Winner of last year’s top film prize in Holland, and the country’s Oscar submission, “Little Blond Death” is an extraordinary debut film packed with emotion and stylistic panache. Director and co-writer Jean van de Velde navigates seemingly familiar territory and pushes it in novel directions. The result is an exhilarating rollercoaster ride filled with insightful, unexpected turns. Its universally accessible story combined with energy and craft make it a natural for international arthouse exploitation and a critical success that could spell upbeat commercial prospects.
Valentine Boecke (Antonie Kamerling) is a twentysomething poet with an established cult reputation in Dutch coffeehouses. He’s equally well-known for living high — a wastrel and druggie who spouts angry rhetoric against anything vaguely conformist.
A product of a stifling home ruled by a martinet war vet father, his rebellion follows a classic curve. He’s lucky because his poetry offers him a venue to vent and a means of earning a living. However, he’s totally at sea emotionally and sexually.
Adapted from an autobiographical novel, the narrative evolves awkwardly but with a sense of blinding truth that smoothes out all unsightly wrinkles. It’s a story propelled by circumstance rather than cliche. The logic is simple and effective — every action will necessitate a reaction. Boecke’s life and the manner in which he responds to both the mundane and vital is honest if unconventional.
The incident that will forever change his life is a chance encounter with Mieke (Loes Wouterson), a teacher who encouraged his artistic bent as a young teen. She’s obviously fallen on hard times, and a whirlwind of alcohol, pent up emotion and repressed anger lead them to an incendiary moment of passion.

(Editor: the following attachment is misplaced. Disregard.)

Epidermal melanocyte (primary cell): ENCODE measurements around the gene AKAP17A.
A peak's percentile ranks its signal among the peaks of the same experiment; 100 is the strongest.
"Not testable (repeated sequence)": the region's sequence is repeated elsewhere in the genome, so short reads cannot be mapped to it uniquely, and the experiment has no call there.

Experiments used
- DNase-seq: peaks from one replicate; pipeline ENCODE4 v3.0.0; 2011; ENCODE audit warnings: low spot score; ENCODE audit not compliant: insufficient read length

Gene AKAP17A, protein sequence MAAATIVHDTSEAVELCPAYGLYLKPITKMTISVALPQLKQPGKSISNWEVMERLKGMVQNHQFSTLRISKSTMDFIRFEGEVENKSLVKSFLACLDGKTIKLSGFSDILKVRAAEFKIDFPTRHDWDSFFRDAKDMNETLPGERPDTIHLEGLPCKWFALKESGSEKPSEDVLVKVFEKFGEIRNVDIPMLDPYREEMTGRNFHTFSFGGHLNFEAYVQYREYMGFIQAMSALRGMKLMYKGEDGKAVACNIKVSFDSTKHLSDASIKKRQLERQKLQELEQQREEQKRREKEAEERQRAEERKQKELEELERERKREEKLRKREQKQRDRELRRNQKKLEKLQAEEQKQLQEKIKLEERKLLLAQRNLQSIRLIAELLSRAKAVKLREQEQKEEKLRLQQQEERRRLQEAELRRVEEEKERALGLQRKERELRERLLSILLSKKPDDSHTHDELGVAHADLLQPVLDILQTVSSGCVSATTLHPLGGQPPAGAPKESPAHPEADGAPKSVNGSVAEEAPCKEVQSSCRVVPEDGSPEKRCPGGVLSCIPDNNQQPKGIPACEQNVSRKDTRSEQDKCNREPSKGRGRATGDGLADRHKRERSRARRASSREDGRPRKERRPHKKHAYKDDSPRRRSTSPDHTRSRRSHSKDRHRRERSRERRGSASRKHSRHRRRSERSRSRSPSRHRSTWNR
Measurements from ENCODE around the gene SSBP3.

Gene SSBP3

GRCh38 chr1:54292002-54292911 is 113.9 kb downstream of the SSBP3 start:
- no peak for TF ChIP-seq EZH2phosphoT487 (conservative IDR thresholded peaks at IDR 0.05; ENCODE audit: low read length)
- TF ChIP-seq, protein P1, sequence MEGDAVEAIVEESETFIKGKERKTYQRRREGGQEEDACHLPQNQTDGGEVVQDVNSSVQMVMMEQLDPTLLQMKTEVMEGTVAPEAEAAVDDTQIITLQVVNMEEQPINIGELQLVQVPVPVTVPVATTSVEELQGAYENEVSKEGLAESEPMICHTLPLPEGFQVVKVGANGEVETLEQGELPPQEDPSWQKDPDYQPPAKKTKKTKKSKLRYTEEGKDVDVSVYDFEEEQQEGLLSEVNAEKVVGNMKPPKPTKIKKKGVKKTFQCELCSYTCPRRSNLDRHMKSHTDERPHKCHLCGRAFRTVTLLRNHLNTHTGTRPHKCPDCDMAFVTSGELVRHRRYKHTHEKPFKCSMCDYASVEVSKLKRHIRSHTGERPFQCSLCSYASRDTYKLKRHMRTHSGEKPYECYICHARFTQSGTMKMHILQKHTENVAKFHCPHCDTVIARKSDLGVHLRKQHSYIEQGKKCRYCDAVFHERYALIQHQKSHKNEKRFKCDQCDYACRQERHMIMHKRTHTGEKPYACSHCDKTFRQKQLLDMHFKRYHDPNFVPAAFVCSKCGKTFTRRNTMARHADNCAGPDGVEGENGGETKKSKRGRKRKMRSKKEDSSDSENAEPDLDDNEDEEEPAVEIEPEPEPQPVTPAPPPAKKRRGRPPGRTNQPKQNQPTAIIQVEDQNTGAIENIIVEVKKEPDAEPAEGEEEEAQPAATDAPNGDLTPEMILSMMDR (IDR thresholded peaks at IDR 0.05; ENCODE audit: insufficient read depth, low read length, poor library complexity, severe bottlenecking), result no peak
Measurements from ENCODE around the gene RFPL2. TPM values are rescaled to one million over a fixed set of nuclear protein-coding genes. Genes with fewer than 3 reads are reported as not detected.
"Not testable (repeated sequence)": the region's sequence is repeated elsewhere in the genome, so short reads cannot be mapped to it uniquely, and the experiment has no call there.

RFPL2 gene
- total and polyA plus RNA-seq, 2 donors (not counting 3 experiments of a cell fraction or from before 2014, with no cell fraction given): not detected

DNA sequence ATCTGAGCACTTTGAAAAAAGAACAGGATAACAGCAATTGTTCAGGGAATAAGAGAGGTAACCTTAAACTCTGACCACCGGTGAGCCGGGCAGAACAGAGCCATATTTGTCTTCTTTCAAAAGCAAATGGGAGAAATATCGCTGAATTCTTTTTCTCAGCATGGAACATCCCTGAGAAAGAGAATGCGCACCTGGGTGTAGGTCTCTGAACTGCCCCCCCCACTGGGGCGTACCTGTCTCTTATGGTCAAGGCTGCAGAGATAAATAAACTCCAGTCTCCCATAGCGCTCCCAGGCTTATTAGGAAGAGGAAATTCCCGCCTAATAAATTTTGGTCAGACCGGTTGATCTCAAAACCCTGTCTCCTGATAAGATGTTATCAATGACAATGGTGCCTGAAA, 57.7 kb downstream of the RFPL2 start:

When Mieke pops up several months later, Valentine is horrified to see that she is pregnant. He is livid and confused, unable to come to terms with a paternal instinct at odds with the sense of entrapment he fears most. For him, there is no balance, and his attitude and actions initially are all extremes prompted by either a troubled past or pure emotional reflex.
The director revels in his bitterly conflicted character. It allows for a rather unconventional narrative, pacing and visual style that is synchronous with Valentine’s mood swings. The camerawork by Jules van den Steenhoven is truly dazzling, and the music by Jurre Haanstra and harmonica virtuoso Toots Thielemans provides an inspired additional layer for the story.
Kamerling’s central performance is remarkable in deftly twining the raveled threads of the film into a continuous string. In a physically demanding role, he makes the challenge appear organic. Wouterson and youngster Olivier Tuinier as the product of the lovers’ union are also outstanding.
The conclusion is no less complex than all that proceeds it. There’s tremendous veracity in its mix of confrontation, recognition and sorrow that is somehow emotionally appropriate and satisfying, yet wholly unmanipulative.